On November 13, 2013, twelve students from Project Grow gathered at Aamodt’s Apple Orchard in Stillwater, Minnesota. Project Grow connects Hmong youth to natural resources, conservation and leadership through participation in afterschool activities. Project Grow was made possible through a partnership between the United States Department of Agriculture (USDA) Natural Resources Conservation Service (NRCS) and the Hmong American Partnership (HAP).
This field trip was planned so that the students could learn more about why soil is as critical to human life as water and air. Michael Whited, Senior Soil Scientist with the NRCS in St. Paul, used the pertinent apple as planet earth analogy (http://www.youtube.com/watch?v=mA78nPn41F4) to show students how humans survive on a thin soil skin, the “ecstatic skin of the earth”. The students learned about the importance of soil Carbon and how C content is reflected in soil color. For example, new soil material deposited by erosion is typically lighter in color while an older soil is darker. The students were shown an “inverted” soil profile with the darker C rich former surface A horizon soil buried by newer, lighter colored sediment. This led to conversations about soil health, soil erosion and conservation.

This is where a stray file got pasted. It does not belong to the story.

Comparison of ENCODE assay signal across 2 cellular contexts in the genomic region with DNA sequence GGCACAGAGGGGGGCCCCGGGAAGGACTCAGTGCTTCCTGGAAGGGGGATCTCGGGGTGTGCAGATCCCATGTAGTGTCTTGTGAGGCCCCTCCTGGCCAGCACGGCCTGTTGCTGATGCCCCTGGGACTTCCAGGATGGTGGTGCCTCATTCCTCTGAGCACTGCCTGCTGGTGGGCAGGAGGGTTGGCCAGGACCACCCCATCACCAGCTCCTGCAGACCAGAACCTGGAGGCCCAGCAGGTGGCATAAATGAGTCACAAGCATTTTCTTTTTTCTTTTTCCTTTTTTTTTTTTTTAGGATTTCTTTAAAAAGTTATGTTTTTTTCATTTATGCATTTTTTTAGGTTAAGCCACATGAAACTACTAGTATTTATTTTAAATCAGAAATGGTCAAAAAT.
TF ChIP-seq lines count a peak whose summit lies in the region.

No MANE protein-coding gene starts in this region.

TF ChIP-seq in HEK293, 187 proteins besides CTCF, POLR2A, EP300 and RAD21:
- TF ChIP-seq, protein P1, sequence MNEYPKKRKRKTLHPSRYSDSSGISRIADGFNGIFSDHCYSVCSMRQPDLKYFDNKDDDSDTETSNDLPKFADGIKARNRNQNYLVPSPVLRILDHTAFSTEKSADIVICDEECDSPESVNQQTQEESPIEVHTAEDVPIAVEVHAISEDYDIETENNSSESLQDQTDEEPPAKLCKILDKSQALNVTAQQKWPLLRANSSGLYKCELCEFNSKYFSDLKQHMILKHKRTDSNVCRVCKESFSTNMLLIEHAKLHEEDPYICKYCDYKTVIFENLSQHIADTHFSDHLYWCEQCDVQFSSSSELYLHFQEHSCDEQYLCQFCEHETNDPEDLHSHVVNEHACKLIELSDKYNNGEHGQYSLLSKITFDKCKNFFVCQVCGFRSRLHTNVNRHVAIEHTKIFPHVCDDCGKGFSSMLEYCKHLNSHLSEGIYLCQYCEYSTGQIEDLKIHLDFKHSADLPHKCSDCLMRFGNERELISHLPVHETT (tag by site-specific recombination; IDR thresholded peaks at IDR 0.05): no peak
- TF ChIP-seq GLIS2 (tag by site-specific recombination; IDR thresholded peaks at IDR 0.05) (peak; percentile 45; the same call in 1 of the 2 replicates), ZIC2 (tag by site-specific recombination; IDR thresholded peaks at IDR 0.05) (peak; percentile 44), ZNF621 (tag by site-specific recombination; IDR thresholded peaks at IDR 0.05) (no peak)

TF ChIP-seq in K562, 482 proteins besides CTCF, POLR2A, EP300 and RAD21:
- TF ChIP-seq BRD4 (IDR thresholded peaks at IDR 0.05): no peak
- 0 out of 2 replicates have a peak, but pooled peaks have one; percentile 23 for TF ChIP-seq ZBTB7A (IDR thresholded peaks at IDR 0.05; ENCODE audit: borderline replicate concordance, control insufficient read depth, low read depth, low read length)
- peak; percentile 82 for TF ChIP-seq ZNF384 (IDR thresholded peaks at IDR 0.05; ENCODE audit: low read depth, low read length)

The students also learned more about the Apple farming operation and how this operation has played a role in the Stillwater community. Following the field trip the students enjoyed sampling some apples, cider and apple brats! A special thank you to Tou Pha, Michael Whited and John Xiong for their role in planning the Project Grow field trip. For additional information regarding NRCS’ role in Project Grow, please contact John Xiong at 651-602-7863.